Utility Week

UTILITY Week 11th July 2014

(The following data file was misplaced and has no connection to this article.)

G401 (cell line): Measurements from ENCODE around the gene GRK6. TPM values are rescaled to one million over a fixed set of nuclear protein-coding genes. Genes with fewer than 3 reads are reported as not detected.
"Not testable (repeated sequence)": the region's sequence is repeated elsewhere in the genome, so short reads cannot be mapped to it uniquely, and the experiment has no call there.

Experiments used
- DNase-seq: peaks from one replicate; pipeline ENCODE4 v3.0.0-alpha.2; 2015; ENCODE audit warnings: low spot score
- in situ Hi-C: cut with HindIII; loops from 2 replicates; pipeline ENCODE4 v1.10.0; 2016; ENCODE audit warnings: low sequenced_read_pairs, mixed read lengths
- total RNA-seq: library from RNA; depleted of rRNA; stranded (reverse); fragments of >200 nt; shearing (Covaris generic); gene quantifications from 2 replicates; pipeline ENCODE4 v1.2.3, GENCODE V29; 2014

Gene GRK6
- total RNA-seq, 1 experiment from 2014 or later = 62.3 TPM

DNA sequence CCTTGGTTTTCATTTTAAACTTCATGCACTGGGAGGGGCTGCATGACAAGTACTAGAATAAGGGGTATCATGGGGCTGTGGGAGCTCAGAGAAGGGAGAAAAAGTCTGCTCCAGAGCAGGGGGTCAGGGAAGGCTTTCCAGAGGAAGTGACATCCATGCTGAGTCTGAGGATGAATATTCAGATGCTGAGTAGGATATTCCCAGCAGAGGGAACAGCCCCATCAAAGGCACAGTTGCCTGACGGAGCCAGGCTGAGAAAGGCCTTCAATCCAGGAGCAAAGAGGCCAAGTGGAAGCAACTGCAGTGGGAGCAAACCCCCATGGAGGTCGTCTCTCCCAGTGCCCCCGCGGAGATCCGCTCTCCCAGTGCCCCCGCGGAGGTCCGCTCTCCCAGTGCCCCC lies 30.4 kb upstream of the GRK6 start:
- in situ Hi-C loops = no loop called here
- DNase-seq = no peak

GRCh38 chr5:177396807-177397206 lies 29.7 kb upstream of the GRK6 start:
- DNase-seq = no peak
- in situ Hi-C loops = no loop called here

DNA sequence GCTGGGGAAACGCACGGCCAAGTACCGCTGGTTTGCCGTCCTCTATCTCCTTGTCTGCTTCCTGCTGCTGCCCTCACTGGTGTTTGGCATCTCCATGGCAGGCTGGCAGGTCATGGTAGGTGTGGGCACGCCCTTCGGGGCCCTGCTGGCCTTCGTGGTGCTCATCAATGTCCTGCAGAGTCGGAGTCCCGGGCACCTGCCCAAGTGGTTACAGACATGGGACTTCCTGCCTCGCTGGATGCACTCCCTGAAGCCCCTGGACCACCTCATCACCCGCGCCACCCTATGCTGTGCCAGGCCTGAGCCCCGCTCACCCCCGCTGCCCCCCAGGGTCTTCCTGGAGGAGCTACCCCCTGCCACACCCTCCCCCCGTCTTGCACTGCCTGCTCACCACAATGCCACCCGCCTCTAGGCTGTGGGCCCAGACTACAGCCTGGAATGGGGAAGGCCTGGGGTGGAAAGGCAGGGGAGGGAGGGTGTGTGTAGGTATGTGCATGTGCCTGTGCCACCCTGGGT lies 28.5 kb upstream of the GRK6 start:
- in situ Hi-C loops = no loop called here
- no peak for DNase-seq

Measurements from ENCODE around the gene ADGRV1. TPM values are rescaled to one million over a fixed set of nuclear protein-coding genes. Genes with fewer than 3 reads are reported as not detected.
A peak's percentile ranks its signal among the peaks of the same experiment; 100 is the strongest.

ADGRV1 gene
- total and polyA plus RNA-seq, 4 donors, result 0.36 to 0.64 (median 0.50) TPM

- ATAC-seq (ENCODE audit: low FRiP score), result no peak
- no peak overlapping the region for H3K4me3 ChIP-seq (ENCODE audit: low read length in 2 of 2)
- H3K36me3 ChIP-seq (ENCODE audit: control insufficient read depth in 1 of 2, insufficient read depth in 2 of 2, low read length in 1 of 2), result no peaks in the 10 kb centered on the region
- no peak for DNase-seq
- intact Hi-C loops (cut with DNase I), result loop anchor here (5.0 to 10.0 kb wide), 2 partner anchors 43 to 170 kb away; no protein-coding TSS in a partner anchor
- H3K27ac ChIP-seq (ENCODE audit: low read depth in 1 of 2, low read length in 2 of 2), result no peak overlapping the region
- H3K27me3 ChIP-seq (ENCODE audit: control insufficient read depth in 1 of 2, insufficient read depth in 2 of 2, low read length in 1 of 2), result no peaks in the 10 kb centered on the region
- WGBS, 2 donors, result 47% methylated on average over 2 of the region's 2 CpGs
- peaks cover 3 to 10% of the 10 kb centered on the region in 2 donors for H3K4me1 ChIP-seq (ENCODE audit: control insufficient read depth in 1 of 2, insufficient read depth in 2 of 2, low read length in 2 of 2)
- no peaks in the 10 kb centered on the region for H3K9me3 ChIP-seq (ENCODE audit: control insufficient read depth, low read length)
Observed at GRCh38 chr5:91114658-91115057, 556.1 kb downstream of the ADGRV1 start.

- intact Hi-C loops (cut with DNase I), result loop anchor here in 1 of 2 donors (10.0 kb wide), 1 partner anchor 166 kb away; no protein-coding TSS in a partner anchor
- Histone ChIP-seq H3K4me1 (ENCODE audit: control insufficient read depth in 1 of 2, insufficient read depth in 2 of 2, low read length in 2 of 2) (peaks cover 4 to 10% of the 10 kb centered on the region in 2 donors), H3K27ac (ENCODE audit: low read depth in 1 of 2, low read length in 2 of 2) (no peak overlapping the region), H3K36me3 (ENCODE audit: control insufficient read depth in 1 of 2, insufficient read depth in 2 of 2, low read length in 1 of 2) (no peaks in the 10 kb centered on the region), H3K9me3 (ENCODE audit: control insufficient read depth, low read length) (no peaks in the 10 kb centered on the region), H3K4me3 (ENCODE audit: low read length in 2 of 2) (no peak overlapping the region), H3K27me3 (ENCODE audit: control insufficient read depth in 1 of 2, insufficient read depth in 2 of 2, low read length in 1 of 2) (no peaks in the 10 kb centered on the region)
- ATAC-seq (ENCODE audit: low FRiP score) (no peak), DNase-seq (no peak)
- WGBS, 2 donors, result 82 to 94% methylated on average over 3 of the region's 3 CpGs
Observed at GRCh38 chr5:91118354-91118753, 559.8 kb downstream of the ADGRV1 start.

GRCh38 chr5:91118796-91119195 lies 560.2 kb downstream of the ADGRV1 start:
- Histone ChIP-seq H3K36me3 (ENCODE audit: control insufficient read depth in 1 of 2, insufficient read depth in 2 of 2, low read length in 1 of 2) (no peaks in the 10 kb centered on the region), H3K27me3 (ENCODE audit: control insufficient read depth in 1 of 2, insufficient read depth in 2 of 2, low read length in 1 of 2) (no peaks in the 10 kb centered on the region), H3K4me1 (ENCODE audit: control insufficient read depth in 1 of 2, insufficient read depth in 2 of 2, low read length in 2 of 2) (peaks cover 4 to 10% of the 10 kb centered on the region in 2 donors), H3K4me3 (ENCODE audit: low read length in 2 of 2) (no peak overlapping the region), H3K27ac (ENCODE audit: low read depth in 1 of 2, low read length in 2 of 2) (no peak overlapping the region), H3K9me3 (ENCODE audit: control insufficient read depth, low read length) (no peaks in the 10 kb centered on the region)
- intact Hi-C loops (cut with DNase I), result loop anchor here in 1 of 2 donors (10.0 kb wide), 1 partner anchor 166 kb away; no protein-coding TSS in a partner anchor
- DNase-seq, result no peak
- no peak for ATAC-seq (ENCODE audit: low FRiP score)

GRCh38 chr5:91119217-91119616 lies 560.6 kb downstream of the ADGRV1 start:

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20 | 11Th - 17Th JULY 2014 | UTILITY WEEK Finance & Investment Analysis E arly last month, a little under a year since the specified infrastructure pro- ject (SIP) regulations came into force on 28 June 2013, the secretary of state for the environment declared that the Thames Tide- way Tunnel qualifies as a "specified infra- structure project". In a nutshell, this means the scheme – which would ordinarily be undertaken by sewerage incumbent Thames Water – satisfies the requisite tests (see box, right) for it to be delivered by a third party. Thames is charged with marshalling a far from insignificant £1.4 billion of prepara- tory work, but the bulk of the delivery, val- ued at £2.8 billion, is to be put out to tender. The successful bidder will be designated as the "infrastructure provider" responsible for the project, and licensed and regulated accordingly. The intention of the SIP regulations is to protect incumbents and their customers from particularly large or complex projects that could jeopardise business-as-usual services – and to deliver such projects for the best value for money. However, the exact extent of Thames Water's role in the project – what "preparatory work" looks like – is unclear. In its December business plan for 2015-20, Thames included £508 million of expendi- ture within its wholesale plan for the Tide- way works. In the revised plan it submitted at the end of June, this figure had soared to £655 million. This was principally on the back of higher construction and programme management costs, which arose because Thames is picking up work originally ear- marked for the infrastructure provider. The infrastructure provider licence award is not now expected until autumn 2015, so Thames is taking on more to prevent too great a delay in the tunnel's final completion date (see table, above). In another development in its June revised business plan, Thames Water has agreed to Ofwat's preference for an entirely separate price control for its Tideway Tunnel wholesale costs. This, both parties concur, will ensure that Thames's non-Tideway Tun- nel wholesale activities are comparable to those of other companies. It will also make it is easier to ensure that Tideway costs are demonstrably efficient, and that progress reporting and delivery accountability for the tunnel is clearer. Included within the scope of the tunnel price control will be: • development, land and compensation costs; • programme management and category 2/3 construction works; • Thames's integration team (co-located with the infrastructure provider), sup- portive assurance resources and insur- ance costs; • depreciation and return on existing Tide- way Tunnel-related regulatory capital value (AMP4 and AMP5 tunnel costs); • the marginal tax impact of the tunnel; • activities that would have been under- taken by the infrastructure provider but which Thames will now carry out to miti- gate the delay in the overall programme (notably, design and mobilisation work for the IP category 1 works); • incremental Ofwat fees caused by the Tideway tunnel. Thames commits to: procure an infra- structure provider; undertake the construc- tion activities (category 2 and 3 works) included in its business plan; procure the necessary land for the tunnel and comply Thames digs deep for tunnel The Thames Tideway Tunnel will be delivered by a standalone company, but that doesn't mean Thames Water won't also have to invest massive sums of money, as Karma Ockenden explains. changes In expendIture Source: Thames Water 2012/13 prices £m Comments December 2013 508 business plan Development (11) Removal of design costs now included within construction. Construction 107 Includes transfer of resilience activities from the infrastructure provider totalling £55m. Scope/cost/schedule and risk review on category 2/3 construction activities £34m. AMP5 to AMP6 programme slippage £9m. Beckton scope brought forward via Lee Tunnel transfer for works performed by MVB c£4m. Land (3) Major land acquisition – removal of 2015/16 acquisitions in AMP6 – £7m. Compensation – transfer from Thames Water to infrastructure provider, statutory – £14m for Section 10 claims and non-stat – £27m for off-site mitigation and compensation. Of which, £27m applicable in AMP6 time period. Land resale and rental income – culmination of income receipts expected later in project life £31m. Indirect costs 51 Seven months programme management and infrastructure provider running costs due to IP award date slippage. Risk 2 Disaggregation of risks and review of category 2 and category 3 risks. D&PG 1 Reflects bottom-up approach and resultant impact of changes processed above. June submission 655

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